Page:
Despite the great challenges that Pakistan faces, serious efforts should be made in resetting our relations with our neighbours. Prime Minister Nawaz Sharif has been consistent in his desire to improve relations with all neighbours. It has been a part of his party manifesto and his personal commitment as well. He realises the benefits that will accrue by its positive impact on the economy and the security situation. Recent history of the European Union and the ASEAN has demonstrated that when neighbouring countries cooperate with one another and seek common goals, individual countries and the region benefit enormously.
However, it would be unrealistic to assume that complete transformation in relations with neighbours could take place in a short span of time. First, because the problems are deep-rooted as explained above and then relations are a two-way traffic. If the other side is disinclined and considers it inappropriate to improve relations for its own reasons, there is not much that can be done, as we are witnessing in the attitude of India. Similarly, President Karzai’s behaviour has been an impediment to building a stable relationship. Despite these difficulties, there are some hopeful signs as India, Afghanistan and Iran are all interested in expanding trade and economic linkages with Pakistan. As India and Pakistan moved towards trade normalisation, two-way trade between them increased by 21 per cent to $2.4 billion in 2012. Bilateral trade with Afghanistan has also increased to $2.5 billion and is targeted to reach $5 billion by the end of 2015.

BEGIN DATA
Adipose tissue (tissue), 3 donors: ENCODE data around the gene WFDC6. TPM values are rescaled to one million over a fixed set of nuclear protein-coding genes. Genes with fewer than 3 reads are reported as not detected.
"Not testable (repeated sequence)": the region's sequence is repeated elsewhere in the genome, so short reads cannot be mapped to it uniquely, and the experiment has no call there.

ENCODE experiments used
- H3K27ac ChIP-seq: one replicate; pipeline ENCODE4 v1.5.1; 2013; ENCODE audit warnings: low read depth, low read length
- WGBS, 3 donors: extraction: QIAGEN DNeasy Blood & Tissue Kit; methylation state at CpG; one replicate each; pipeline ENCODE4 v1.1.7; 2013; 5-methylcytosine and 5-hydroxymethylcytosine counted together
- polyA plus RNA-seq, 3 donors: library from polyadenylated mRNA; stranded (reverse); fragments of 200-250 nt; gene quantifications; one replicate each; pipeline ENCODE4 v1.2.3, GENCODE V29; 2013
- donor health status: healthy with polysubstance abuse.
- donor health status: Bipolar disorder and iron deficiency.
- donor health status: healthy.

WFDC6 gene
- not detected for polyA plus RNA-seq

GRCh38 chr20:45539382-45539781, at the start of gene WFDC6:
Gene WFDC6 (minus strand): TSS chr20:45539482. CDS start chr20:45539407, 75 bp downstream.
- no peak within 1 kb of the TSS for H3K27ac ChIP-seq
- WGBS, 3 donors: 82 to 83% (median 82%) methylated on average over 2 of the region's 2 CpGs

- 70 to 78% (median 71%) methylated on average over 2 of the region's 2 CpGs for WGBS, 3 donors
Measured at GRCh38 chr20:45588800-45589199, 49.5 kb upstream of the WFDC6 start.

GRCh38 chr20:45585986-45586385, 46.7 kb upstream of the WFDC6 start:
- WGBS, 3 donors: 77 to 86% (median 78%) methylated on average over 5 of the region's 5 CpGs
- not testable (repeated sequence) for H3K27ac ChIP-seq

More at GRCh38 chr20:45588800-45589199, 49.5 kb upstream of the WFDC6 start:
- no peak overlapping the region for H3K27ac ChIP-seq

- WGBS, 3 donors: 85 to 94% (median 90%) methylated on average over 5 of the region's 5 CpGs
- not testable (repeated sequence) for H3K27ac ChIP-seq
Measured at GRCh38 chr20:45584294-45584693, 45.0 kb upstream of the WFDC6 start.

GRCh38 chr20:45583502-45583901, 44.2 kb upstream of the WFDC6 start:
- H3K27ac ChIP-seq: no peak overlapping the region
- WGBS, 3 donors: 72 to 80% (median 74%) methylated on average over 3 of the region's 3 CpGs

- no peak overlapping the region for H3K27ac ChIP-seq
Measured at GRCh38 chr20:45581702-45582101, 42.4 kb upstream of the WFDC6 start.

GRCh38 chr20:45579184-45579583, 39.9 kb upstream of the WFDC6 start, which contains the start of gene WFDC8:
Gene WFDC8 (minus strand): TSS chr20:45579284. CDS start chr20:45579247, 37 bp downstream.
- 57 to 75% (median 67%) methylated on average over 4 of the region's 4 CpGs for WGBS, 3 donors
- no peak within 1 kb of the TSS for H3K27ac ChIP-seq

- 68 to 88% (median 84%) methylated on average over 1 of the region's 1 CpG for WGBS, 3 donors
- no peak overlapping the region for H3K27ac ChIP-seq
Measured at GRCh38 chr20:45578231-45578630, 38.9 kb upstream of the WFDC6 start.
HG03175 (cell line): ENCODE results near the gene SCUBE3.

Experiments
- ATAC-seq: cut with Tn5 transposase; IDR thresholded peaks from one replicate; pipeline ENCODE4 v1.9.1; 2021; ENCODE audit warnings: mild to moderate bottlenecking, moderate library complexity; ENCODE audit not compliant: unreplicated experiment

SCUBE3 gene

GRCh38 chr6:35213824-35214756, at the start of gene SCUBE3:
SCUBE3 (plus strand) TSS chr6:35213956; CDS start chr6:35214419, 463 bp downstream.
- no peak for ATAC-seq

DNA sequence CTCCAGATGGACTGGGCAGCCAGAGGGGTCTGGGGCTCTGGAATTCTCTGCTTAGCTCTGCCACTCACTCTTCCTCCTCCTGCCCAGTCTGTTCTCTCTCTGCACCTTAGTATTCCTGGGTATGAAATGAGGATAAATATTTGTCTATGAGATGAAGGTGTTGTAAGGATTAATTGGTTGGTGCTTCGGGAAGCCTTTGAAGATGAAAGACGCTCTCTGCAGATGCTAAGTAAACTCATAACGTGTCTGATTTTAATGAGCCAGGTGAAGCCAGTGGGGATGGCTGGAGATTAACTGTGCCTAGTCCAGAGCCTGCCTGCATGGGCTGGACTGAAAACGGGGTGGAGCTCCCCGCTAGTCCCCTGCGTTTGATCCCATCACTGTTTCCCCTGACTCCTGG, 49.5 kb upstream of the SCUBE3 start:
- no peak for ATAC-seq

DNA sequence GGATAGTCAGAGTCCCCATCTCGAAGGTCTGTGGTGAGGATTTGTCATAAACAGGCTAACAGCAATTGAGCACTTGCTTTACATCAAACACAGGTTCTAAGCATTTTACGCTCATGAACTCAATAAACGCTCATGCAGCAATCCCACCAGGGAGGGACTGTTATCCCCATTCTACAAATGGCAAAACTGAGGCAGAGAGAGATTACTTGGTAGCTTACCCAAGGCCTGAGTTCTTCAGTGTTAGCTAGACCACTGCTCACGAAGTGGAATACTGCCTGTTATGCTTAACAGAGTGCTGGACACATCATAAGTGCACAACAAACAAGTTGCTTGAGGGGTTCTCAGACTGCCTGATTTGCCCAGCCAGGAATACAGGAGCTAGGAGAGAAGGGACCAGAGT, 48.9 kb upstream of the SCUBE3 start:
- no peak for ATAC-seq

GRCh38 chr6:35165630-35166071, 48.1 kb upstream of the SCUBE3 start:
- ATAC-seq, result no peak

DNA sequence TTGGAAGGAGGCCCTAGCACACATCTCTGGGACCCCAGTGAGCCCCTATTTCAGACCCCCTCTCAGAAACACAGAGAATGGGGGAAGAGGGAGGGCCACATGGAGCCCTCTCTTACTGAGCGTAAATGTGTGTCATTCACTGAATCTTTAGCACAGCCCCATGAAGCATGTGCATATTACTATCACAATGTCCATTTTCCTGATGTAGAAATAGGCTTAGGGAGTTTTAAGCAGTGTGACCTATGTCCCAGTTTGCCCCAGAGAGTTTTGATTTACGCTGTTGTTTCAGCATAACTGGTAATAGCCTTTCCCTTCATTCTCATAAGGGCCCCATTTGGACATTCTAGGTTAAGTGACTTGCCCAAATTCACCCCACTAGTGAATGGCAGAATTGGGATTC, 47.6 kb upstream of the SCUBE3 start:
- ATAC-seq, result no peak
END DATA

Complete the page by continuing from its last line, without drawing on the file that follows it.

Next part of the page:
It is now an especially appropriate time to revisit relations with neighbours. The region is in the midst of what could be described as a transformative moment. With Karzai’s departure and an encouraging turnout in Afghanistan’s presidential elections, a new relationship can be forged with the new leadership. The perception, however false it may be, that Pakistan interferes in Afghanistan’s affairs needs to be erased through more transparency. Similarly, Indian elections also provide an opportunity to improve relations. In Iran, too, there has been a change of guard and President Rowhani is a moderate leader seeking better relations with the US and neighbouring countries. Islamabad should restore the confidence of the Iranian leadership by ensuring effective border management and staying away from proxy wars in the Middle East. Pakistan’s future is linked to globalisation and the international system. If it strictly conducts itself and adopts norms that facilitate that process, it will also contribute to building trust with neighbours.
Published in The Express Tribune, April 9th, 2014.